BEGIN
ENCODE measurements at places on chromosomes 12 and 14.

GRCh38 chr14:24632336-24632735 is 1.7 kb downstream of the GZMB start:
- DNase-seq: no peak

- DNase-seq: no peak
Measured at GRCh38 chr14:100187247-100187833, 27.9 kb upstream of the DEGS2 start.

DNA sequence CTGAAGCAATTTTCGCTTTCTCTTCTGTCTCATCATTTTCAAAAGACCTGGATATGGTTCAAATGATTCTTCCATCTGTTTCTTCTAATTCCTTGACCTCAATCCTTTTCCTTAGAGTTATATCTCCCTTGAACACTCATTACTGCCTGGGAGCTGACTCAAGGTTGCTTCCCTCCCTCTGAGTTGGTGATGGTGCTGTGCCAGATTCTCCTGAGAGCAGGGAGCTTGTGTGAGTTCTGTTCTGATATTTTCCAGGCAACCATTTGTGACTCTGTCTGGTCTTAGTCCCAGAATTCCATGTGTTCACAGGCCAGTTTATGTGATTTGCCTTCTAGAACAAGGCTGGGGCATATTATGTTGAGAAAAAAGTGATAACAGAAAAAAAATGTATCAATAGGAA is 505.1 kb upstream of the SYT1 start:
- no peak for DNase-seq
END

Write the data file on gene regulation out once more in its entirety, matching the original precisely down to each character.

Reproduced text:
ENCODE measurements at places on chromosomes 12 and 14.

GRCh38 chr14:24632336-24632735 is 1.7 kb downstream of the GZMB start:
- DNase-seq: no peak

- DNase-seq: no peak
Measured at GRCh38 chr14:100187247-100187833, 27.9 kb upstream of the DEGS2 start.

DNA sequence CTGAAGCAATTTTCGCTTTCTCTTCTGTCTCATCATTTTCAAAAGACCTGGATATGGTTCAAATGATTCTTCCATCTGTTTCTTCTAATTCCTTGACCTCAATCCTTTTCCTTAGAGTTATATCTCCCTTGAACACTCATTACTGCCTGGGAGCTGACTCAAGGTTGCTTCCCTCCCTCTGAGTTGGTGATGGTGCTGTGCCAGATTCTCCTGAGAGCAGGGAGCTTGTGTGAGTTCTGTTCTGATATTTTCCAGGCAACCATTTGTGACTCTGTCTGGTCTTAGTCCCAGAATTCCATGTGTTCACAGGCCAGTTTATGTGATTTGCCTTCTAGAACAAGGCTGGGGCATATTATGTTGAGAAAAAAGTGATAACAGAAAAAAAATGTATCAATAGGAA is 505.1 kb upstream of the SYT1 start:
- no peak for DNase-seq